The standard pontoon boat has a prismatic coefficient of 0.9 to 1. It doesn't really plane, it just bulldozes its way along using as much power as you put on it (although, being a skinny cat of sorts, this is still often fairly efficient compared to an overloaded planing hull). The bridgedeck height is determined, to a large degree, by how much room there has to be for the guy with the welding torch to get in between the crossbeams and the connections to the tubes. And so forth.

    Recently there have been some more sophisticated V-hull pontoons on the market, but by and large, most of the fleet are basically party barges on floats, the design starting with the deck layout and the pontoons being selected from a stock pile to handle the expected weight of crew and beer.

    So the fact that you're thinking through how your boat will work already puts you ahead of a fair chunk of the mass-produced fleet.

    Now, as to your questions:

    1) Handling on a pontoon boat, in anything more than a dead calm, is essentially dictated by windage. Round vs. square bilges is not going to make much of a difference.

    2) A 12" bridgedeck will slap on the wakes of most planing powerboats 18' or larger. An 8" bridgedeck will slap on the wakes of smaller boats as well, and will give you a bit of a jolt if you hit a big wake when lightly loaded. This is just part of being a pontoon boat. You simply beef up the bridgedeck and stay out of anything stronger than a force 3 sea.

    3) If you're fitting enough power to plane, flat bottoms will plane much better and give a higher cruise speed than round bottoms. If you're going to putter around at five knots all the time, round hulls will likely be more fuel efficient.
     
  7. jdworld
    Joined: Nov 2009
    Posts: 61
    Likes: 2, Points: 0, Legacy Rep: 50
    Location: Portland

    jdworld Junior Member

    Haha - yeah, after scouring around here for any info on pontoons, it's pretty clear that pontoons are the red-headed step child of the boating community. But i'm going to change that and get the pontoon the respect it deserves! :) Actually, I dont really have any big love affair with pontoons, But you gotta admit it's pretty fascinating (and weird looking) when you see one pulling a skier.

    That's REALLY good news to hear that a flat might plane better than a round! Thanks - That's exactly what I needed to know. I don't care as much about slow speed efficiency as I do getting from point A to B as fast as possible. And I'm not locked into this pontoon concept, it's just that for what I'm working on, it's either two flat pontoons, or a full flat bottom barge like hull. Which brings me to my next questions - two flat pontoons vs a flat bottom barge like "john boat" type hull. Between those two:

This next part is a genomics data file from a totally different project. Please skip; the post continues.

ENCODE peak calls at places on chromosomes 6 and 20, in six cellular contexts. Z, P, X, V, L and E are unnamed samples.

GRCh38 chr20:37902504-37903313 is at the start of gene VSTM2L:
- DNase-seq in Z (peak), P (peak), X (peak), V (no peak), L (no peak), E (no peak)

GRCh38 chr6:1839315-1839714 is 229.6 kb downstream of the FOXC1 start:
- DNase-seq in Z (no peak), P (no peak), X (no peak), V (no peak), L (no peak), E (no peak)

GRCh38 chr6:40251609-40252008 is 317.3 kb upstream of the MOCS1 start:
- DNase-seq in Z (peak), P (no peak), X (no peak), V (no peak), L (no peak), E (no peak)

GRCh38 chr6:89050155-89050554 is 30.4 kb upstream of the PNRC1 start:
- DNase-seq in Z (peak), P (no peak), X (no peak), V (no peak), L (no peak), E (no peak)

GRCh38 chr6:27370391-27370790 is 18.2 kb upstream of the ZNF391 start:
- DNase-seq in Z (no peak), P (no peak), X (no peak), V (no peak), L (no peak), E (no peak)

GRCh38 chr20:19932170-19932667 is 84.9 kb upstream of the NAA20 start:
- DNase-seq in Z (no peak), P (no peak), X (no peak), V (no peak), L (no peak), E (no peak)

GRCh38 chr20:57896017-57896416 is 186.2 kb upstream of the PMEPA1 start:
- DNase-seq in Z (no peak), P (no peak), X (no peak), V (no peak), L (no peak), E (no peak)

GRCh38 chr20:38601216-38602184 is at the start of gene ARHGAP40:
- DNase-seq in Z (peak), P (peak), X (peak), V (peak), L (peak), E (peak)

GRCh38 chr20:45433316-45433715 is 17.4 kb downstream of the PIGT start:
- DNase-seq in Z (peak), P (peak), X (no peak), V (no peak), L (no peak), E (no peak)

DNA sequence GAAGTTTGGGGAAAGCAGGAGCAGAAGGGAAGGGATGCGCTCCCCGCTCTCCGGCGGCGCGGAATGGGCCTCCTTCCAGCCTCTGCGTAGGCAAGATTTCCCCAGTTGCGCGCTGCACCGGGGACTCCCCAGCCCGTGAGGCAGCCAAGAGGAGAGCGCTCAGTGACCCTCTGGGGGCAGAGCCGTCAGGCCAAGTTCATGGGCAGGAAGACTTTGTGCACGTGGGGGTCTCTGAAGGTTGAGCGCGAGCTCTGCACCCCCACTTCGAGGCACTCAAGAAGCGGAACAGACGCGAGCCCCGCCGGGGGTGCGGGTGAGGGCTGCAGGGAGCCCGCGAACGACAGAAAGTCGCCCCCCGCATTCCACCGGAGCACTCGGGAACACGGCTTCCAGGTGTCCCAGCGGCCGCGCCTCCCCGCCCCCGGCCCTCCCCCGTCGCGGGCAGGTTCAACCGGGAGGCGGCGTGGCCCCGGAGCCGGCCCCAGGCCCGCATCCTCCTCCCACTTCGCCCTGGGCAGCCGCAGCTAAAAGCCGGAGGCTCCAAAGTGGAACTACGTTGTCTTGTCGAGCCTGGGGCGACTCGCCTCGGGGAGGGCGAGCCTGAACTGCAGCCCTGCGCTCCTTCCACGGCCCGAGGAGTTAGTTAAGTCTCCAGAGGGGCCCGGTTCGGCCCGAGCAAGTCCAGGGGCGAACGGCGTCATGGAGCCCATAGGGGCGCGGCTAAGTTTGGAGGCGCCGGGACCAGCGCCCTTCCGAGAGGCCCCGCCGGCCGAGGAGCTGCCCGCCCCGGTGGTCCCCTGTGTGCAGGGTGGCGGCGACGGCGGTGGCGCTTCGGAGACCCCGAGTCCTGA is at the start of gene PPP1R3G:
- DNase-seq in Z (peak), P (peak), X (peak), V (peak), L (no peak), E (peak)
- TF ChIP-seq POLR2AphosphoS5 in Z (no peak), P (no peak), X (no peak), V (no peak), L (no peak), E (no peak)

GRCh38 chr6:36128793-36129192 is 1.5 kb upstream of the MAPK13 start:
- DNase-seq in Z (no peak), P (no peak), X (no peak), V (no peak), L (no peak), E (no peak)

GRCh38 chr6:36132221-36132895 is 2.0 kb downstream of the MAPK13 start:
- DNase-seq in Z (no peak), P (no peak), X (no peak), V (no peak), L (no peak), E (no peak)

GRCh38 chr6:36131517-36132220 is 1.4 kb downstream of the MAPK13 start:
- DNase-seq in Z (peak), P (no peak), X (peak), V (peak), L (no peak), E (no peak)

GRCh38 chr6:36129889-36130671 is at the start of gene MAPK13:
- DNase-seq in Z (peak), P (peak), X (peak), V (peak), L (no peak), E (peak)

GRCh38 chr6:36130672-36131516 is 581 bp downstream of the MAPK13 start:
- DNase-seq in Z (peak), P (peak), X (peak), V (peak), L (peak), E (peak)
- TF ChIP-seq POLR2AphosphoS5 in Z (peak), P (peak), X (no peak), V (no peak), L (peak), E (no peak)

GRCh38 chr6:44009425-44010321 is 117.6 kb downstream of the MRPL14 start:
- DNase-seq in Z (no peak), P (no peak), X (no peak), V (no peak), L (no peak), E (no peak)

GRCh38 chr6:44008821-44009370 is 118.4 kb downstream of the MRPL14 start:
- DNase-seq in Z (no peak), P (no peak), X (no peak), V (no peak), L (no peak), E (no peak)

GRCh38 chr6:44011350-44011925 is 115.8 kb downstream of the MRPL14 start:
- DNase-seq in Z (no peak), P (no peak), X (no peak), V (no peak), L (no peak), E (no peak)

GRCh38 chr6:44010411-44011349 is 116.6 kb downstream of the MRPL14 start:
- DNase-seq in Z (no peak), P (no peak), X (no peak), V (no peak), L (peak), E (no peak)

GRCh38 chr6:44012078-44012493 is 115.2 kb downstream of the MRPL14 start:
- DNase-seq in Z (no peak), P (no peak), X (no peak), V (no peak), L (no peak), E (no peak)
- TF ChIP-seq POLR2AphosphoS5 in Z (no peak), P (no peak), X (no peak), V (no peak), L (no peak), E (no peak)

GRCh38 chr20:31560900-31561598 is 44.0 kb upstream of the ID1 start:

1) Which will plane better (ie get from point a to b faster)

    2) With the tunnel ht at 12", both going the same speed, which is going to have a more "slamming" ride? It seems the barge might be smoother, due the entire hull being in the water and not able to be slapped by an airborne wave? right?
     
  8. marshmat
    Joined: Apr 2005
    Posts: 4,127
    Likes: 144, Points: 0, Legacy Rep: 2043
    Location: Ontario

    marshmat Senior Member

    Expect more efficient planing, but a harsher ride, from a pure flat-bottom "giant jon boat" type compared to what you'd get from a square-hulled pontoon boat. When you're in waves, the hull isn't always in the water. Try to visualize how the water will flow when it meets the hull- a V hull cuts through the water, pushing it to the sides, while a flat bottom hits the whole wave at once in a single, jarring whallop.
     
  9. jdworld
    Joined: Nov 2009
    Posts: 61
    Likes: 2, Points: 0, Legacy Rep: 50
    Location: Portland

    jdworld Junior Member

    Ok that visualization makes a lot of sense actually. A big wave getting spread between two narrow surfaces (the flat pontoons) to slam the water vs one big flat surface to hit the water. So then, more good news - two flat pontoons will ride smoother than a plain flat hull, and plane better than round pontoons. I like it! So now to solve the next prob - the tunnel height, and slamming effect.
     
  10. SamSam
    Joined: Feb 2005
    Posts: 3,561
    Likes: 110, Points: 63, Legacy Rep: 971
    Location: Coastal Georgia